The "mini-ice age coming in 15 years" isn't coming


#1

[Read the post]


#2

You expect the right wing newspapers to employ competent scientists to report on science?
Even the more or less centre Independent in the UK fell for it.


#3

Several problems make people believe this BS.
1-It is hard to really understand the level of carbon we are mining and drilling out to burn and inject into the atmosphere, that we may have already passed the halfway point to emptying worldwide reserves.
2-The most popular proposed solution is severe austerity for 99%ers while 1%ers trade carbon credits to cancel out their audacious lifestyles, this is little comfort to those under normal rules.
3-For some reason the modern nuclear power option combined with renewables Manhattan porject is rarely mentioned, the nuclear option introduces less radioactivity than fossil fuels and is far less dangerous than hydroelectric which has a megadeath potential on par with an actual nuclear explosive.

We need to move to a George Jetson flying cars and jetpacks future hydrogen economy, but we will not get there if the only option is excruciating pain. Without a totalitarian regime people will simply pretend not to believe if it forces them to vote for pain to save the world. Do we really want to go the ocen hydrate route to poisoning the atmosphere?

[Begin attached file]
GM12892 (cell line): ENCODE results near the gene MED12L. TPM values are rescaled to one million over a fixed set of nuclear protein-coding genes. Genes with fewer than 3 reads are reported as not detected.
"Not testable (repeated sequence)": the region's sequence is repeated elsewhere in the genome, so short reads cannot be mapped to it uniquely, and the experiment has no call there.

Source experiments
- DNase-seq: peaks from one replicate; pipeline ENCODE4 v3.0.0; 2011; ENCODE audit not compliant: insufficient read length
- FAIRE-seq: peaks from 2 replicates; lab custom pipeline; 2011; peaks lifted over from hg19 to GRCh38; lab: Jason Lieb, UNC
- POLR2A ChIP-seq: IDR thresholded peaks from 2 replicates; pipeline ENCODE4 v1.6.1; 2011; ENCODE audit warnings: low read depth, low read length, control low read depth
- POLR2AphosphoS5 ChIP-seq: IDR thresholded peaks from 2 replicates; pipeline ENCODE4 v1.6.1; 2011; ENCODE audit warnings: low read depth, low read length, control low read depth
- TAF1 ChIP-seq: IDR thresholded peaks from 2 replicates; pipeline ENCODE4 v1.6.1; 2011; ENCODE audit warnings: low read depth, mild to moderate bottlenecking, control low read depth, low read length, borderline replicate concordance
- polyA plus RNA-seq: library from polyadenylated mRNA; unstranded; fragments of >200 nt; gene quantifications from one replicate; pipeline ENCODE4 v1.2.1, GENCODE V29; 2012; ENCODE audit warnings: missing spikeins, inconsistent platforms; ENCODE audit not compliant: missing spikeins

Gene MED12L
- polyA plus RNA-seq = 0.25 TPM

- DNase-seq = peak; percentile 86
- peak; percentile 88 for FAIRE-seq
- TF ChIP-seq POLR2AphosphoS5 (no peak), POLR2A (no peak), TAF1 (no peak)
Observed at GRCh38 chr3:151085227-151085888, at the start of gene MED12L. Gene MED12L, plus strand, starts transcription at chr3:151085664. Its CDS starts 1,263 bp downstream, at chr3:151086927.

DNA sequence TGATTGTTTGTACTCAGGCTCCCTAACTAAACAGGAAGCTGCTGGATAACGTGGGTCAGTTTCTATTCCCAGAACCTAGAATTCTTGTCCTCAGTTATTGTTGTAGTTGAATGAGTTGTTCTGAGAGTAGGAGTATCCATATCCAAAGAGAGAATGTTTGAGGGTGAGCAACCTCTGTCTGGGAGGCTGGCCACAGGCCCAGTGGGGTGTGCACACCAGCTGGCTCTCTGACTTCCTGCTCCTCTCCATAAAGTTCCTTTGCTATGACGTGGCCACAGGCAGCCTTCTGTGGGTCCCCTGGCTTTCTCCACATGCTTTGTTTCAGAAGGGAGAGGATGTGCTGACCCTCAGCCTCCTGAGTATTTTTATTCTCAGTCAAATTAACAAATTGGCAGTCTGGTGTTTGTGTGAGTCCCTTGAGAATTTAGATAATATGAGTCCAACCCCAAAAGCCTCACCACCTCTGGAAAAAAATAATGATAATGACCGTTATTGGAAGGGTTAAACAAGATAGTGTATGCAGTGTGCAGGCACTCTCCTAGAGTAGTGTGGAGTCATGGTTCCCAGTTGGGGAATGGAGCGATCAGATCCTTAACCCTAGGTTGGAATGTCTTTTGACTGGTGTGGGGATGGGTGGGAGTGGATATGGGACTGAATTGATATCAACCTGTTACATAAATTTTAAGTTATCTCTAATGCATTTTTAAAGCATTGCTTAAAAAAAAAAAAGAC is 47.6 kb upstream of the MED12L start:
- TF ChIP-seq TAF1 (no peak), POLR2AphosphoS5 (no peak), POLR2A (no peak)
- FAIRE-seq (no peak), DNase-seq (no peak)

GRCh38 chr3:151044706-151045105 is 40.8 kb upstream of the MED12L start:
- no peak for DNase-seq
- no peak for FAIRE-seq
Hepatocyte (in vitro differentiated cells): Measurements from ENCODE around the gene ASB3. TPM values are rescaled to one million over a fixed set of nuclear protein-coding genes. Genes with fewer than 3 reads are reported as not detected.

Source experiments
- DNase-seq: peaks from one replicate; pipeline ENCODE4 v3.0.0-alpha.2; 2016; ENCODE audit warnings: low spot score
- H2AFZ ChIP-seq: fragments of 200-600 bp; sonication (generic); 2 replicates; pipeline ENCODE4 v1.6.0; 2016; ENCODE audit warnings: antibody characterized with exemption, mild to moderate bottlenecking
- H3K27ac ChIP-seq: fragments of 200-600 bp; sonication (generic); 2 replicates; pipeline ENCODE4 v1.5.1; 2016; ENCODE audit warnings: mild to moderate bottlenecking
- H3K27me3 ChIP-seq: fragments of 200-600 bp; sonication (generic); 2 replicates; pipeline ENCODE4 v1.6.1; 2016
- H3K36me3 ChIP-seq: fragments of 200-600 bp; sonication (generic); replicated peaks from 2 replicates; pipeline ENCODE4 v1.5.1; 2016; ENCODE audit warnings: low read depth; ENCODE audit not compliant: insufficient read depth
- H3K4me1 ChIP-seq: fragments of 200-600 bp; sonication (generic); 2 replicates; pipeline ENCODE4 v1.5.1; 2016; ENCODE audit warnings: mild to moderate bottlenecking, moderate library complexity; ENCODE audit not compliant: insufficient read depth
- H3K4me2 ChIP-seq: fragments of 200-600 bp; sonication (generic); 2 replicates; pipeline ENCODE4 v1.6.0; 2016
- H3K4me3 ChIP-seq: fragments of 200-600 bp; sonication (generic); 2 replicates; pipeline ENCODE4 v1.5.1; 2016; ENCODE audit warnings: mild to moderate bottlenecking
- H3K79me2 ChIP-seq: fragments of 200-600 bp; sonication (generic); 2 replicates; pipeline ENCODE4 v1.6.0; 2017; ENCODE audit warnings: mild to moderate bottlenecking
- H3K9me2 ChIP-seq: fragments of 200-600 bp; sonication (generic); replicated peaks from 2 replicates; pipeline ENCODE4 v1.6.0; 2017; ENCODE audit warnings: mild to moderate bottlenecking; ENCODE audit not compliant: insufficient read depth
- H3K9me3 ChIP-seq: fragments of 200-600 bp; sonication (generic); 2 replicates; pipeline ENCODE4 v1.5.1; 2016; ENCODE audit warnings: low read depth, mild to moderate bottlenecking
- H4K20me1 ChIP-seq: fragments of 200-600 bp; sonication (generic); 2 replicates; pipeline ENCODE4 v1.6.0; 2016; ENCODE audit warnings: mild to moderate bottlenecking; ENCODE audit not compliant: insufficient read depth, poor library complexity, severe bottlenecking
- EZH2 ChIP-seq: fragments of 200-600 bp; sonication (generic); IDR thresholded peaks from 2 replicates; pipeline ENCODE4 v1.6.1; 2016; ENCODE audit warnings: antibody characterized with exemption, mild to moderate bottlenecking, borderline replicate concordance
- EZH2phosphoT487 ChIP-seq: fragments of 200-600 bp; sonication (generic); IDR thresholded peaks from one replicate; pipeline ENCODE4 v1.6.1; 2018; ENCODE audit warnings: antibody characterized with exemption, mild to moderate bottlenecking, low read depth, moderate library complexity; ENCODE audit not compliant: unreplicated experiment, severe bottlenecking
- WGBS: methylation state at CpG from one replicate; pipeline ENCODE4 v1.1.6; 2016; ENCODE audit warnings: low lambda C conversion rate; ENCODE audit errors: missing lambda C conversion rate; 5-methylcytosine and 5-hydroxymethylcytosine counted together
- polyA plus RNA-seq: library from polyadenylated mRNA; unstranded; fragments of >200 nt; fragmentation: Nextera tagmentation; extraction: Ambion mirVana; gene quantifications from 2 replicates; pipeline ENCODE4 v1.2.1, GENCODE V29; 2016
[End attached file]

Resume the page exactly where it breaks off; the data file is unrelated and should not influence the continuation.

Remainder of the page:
#4

No one in the right’s power structure actually believes this. But it is conveniently beyond some of their expected lifetimes (or term of office, or tenure as CEO). So long as the WHINOS keep goosestepping to their music, who cares about the generations left to clean up?


#5

And they can create the narrative that “climate scientists predicted an ice age in the 2010s,” to replace “in the 1970s.”


#6

Introduces far less radioactivity and is far less dangerous than hydroelectric assuming competent management of the facility for its lifetime and its waste for hundreds or thousands of years longer.